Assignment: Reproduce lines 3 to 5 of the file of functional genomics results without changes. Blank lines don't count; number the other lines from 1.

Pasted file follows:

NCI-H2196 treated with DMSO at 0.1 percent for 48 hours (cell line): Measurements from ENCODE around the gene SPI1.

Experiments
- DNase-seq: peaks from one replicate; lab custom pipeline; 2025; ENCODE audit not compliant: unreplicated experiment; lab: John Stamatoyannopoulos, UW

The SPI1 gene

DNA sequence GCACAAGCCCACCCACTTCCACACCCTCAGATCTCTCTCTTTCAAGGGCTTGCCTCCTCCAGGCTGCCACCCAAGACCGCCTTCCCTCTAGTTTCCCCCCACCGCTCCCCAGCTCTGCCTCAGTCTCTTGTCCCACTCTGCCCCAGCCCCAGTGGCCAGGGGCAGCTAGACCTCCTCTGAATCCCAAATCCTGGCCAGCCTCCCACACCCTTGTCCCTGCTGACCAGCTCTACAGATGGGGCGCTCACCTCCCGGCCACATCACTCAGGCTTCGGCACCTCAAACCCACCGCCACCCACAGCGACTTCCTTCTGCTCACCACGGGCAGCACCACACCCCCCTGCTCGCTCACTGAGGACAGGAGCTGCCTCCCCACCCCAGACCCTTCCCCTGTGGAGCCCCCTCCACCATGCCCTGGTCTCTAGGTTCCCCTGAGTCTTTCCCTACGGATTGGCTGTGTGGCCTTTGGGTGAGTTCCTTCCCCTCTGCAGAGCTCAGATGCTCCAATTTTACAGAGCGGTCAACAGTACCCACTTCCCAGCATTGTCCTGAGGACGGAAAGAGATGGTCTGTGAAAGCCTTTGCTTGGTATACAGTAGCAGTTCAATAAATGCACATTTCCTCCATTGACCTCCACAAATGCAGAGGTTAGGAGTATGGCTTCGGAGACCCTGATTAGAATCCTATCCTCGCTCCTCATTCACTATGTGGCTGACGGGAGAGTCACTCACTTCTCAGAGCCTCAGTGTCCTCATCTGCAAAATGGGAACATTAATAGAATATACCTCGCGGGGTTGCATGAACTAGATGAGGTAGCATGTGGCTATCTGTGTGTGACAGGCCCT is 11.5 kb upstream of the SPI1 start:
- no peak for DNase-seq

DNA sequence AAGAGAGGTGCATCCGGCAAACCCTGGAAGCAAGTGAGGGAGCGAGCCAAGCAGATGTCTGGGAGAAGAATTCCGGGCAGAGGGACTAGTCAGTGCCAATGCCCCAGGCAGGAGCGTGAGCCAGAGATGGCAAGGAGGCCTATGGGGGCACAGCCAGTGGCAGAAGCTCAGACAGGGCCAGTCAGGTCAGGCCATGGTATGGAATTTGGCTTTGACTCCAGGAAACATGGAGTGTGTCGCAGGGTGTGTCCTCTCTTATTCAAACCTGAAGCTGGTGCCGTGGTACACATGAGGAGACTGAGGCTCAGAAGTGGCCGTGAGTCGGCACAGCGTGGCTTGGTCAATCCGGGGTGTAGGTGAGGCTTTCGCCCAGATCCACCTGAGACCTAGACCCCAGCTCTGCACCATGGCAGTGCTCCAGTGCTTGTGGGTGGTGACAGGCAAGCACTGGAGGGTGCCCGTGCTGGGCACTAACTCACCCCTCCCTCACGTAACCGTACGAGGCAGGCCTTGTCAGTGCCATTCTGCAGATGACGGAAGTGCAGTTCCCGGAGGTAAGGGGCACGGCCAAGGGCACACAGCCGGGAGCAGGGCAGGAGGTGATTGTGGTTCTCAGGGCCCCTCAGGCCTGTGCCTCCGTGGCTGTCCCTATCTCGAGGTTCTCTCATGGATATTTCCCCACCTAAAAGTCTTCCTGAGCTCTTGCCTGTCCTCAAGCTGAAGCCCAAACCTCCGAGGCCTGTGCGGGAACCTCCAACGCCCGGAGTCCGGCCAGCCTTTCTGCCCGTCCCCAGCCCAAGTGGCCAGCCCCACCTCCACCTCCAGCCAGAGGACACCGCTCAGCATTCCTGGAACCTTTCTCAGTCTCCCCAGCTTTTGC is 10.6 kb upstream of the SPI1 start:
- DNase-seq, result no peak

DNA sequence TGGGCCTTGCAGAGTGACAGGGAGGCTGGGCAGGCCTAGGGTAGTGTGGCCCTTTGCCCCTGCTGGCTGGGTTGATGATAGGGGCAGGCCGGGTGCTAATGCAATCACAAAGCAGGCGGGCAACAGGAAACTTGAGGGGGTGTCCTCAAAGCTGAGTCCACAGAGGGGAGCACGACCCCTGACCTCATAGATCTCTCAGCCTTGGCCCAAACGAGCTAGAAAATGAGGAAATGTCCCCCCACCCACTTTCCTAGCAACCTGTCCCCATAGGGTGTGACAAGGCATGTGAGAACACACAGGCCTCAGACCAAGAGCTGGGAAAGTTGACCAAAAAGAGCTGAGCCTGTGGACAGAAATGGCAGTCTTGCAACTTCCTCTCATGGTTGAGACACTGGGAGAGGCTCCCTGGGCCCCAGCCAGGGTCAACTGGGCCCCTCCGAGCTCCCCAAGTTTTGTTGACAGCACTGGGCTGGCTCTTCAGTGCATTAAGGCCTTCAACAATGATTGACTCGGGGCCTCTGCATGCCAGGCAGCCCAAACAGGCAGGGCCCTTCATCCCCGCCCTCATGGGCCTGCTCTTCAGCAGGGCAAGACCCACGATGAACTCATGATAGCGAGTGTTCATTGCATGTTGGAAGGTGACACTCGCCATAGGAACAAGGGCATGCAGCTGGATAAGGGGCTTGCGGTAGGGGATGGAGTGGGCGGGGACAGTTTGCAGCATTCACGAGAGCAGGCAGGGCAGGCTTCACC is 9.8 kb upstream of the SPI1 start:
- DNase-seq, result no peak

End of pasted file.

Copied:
- DNase-seq: peaks from one replicate; lab custom pipeline; 2025; ENCODE audit not compliant: unreplicated experiment; lab: John Stamatoyannopoulos, UW

The SPI1 gene

DNA sequence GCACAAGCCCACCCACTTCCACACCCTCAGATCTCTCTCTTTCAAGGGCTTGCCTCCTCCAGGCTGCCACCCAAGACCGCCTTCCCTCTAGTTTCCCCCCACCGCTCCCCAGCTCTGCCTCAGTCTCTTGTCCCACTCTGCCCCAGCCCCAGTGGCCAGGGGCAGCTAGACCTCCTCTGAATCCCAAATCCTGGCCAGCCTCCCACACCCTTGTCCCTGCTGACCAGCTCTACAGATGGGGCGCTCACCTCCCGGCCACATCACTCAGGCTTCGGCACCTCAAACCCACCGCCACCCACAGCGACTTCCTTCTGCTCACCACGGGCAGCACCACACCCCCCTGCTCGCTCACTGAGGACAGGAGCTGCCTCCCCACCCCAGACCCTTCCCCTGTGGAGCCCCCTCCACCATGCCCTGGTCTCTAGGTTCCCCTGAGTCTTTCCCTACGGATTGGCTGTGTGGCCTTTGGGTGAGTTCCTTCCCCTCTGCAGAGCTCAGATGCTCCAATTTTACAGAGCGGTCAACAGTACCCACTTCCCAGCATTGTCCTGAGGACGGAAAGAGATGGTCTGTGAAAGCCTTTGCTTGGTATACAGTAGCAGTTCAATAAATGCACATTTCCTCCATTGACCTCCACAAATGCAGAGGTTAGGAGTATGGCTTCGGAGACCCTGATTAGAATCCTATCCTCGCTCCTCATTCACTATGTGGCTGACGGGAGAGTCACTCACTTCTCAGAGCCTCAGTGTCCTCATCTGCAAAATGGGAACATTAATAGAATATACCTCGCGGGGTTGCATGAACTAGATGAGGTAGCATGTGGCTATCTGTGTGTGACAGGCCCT is 11.5 kb upstream of the SPI1 start: